INTERVENTION STRATEGIES TO CONTROL VIRAL DISEASES OF CATTLE
Project Number: 3625-32000-106-00
Start Date: Oct 01, 2011
End Date: Sep 30, 2016
Objective 1: Determine the impact of variant and emerging viruses on the development and control of respiratory disease in ruminants. Develop means to detect and survey for variant viruses and develop models for evaluating infections with emerging variant viruses. Subobjectives: (1a) Determine impact of variant and emerging viruses; (1b) Improve current surveillance methods and diagnostic tools used to detect and control emerging viruses.
Objective 2: Elucidate the host-pathogen interactions associated with the Bovine Respiratory Disease Complex (BRDC) by defining host pathways modulated as a result of viral infections and characterizing the role of stress and immunological related host effector molecules in BRDC. Subobjectives: (2a) Define interactions of viral pathogens that may contribute to the development of respiratory disease; (2b) Define modulation of host immune response to viral infection associated with stress caused by vitamin D insufficiency.
Objective 3: Evaluate formulations and delivery systems for vaccination of neonates by identifying means to modulate stress and immunological factors associated with BRDC. Generate identification criteria and means to generate “vaccine ready” calves to develop intervention strategies for controlling viral respiratory infections of ruminants. Subobjectives: (3a) Identify factors, associated with common management practices, that modulate immune function in neonatal calves; (3b) Evaluate candidate vaccine for use in calves.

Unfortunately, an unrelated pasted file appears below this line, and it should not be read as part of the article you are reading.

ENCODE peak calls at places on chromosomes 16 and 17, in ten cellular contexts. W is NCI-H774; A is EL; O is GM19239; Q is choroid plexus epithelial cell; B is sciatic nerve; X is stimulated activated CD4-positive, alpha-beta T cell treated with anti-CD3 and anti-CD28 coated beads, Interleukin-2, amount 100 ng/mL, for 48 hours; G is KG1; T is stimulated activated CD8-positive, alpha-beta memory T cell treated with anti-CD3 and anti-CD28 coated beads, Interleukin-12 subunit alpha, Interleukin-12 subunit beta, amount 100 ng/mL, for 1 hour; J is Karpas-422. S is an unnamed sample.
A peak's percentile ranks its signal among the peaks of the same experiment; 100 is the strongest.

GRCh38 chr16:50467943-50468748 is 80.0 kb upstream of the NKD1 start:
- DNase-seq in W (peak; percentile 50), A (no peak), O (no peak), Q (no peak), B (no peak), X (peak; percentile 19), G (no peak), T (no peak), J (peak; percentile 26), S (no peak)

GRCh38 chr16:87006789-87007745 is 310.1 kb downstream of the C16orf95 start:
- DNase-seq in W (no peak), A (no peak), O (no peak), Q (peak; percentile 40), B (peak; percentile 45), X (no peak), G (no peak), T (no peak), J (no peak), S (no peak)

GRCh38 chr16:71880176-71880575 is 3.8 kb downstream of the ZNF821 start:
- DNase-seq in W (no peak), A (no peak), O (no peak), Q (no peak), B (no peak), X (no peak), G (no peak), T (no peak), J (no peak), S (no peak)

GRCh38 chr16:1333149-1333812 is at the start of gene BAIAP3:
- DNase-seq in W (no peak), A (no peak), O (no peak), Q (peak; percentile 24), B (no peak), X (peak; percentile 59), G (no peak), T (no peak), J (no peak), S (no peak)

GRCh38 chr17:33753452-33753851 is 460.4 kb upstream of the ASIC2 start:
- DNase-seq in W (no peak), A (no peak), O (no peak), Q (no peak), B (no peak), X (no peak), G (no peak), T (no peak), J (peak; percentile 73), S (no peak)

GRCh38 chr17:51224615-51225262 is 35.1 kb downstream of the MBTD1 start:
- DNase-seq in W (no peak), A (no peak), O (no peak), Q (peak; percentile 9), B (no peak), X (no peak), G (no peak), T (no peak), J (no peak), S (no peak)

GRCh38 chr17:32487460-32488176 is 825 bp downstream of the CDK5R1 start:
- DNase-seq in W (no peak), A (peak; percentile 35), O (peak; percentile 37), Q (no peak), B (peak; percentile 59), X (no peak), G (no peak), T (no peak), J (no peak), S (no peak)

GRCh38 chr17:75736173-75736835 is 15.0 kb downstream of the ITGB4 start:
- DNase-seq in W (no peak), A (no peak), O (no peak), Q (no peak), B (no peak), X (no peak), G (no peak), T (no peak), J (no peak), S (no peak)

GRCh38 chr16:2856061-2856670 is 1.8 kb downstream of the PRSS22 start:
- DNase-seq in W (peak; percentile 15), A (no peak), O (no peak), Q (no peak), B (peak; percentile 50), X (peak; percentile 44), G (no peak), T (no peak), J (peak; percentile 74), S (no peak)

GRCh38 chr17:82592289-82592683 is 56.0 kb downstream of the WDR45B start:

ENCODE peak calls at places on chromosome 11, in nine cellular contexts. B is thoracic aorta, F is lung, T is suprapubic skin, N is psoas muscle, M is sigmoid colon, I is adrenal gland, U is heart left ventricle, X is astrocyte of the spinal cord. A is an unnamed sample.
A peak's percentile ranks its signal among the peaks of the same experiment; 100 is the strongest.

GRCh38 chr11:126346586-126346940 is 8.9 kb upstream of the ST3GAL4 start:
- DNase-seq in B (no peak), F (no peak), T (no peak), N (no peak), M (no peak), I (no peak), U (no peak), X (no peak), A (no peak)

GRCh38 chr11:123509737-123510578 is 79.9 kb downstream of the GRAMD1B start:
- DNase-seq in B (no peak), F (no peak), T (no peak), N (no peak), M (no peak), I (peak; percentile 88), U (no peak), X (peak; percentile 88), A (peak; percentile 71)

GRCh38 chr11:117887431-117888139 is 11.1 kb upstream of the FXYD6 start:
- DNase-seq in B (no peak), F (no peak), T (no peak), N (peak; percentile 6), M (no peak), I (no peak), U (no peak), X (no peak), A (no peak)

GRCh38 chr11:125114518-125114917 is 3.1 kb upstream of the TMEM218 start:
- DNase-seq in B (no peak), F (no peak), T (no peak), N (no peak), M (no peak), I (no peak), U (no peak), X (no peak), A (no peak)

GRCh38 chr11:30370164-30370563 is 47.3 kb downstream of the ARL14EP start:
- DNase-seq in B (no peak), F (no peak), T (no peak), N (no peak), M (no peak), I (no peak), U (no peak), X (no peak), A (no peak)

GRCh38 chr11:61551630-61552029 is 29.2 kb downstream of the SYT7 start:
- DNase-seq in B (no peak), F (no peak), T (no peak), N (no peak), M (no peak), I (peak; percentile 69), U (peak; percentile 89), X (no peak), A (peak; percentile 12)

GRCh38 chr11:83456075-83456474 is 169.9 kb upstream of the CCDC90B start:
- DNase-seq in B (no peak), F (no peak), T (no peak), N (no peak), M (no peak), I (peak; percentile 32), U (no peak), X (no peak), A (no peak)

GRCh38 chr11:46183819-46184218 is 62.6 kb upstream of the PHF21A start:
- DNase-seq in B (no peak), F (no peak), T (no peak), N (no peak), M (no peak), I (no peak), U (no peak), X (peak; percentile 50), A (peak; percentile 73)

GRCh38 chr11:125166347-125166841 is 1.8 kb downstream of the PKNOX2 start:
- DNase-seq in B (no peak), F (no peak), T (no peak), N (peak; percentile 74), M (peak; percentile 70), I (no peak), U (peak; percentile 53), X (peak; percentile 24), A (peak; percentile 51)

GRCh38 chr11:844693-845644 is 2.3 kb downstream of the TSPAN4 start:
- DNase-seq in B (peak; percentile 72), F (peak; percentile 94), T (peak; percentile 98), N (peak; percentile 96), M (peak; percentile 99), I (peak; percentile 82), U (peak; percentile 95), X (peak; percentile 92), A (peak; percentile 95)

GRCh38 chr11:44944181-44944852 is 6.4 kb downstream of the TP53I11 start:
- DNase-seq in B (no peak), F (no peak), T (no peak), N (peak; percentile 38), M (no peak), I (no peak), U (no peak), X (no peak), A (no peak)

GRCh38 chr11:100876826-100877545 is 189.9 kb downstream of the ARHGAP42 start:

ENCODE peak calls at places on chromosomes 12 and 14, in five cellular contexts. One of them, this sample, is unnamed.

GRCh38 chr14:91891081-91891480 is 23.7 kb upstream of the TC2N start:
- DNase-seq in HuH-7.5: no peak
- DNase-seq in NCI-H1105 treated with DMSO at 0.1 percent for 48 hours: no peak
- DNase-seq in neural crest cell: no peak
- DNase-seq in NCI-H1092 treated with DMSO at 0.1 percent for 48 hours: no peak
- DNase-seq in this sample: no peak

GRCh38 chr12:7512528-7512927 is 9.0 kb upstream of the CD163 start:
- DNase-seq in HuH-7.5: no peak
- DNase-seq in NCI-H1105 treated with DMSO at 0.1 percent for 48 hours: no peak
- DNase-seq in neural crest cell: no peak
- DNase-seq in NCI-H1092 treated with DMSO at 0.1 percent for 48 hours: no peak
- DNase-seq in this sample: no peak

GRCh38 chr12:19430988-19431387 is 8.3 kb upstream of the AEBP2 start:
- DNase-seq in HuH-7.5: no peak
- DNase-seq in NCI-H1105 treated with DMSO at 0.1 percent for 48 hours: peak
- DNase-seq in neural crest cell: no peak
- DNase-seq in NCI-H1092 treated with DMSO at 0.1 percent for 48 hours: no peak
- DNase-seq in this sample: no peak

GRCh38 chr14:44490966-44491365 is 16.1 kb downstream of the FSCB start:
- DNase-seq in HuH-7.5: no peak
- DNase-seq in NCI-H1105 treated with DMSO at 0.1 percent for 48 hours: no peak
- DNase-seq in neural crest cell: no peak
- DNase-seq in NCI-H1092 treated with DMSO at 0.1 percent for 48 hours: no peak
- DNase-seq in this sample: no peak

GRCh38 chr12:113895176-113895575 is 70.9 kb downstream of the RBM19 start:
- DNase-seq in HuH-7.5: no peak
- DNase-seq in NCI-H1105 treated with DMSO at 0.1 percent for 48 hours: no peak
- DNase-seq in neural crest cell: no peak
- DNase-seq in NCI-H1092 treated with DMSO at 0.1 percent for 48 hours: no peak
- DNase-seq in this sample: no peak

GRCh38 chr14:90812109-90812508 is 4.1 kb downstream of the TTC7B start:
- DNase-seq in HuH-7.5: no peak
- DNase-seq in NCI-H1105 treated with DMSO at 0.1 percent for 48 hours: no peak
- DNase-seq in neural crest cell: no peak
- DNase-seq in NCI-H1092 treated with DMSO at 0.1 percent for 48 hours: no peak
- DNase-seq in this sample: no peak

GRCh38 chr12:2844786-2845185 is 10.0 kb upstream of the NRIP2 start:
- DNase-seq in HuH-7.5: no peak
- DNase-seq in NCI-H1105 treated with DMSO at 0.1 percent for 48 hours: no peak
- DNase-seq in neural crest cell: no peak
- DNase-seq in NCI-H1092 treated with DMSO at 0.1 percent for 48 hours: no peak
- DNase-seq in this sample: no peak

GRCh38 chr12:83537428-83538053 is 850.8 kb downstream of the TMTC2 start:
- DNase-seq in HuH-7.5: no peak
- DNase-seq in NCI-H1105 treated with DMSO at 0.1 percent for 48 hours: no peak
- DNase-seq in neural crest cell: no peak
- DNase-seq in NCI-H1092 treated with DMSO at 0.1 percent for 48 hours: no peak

The goal of this project is to reduce the incidence and impact of viral infections in ruminants with particular emphasis on viral infections that contribute to respiratory disease in cattle. The project encompasses three distinct but interrelated research efforts. The first is to determine the incidence and impact of variant viruses, such as subgenotypes of bovine viral diarrhea virus (BVDV), and emerging viruses, such as HoBi-like viruses, to bovine respiratory disease. The purpose of this research is to determine if new antigens, representing variant and emerging viruses, need to be included in vaccines. The second is to examine the interaction of host and virus in respiratory disease. Included in this effort will be the study of host immune dysfunction, resulting from viral infection, nutrition, or stress. The purpose of this research is to define factors that contribute to respiratory disease in order to develop means of intervention that negate or ameliorate those factors. The third is to determine means by which host resistance to viral infection can be enhanced with emphasis on improving protective innate and acquired immune responses in calves. The information generated from these three research areas will be used in the development of intervention strategies to control and eliminate viral pathogens. Improved control of viral pathogens will benefit consumers by ensuring a healthful food supply, enhance animal health and well-being, and reduce production costs for farmers and ranchers.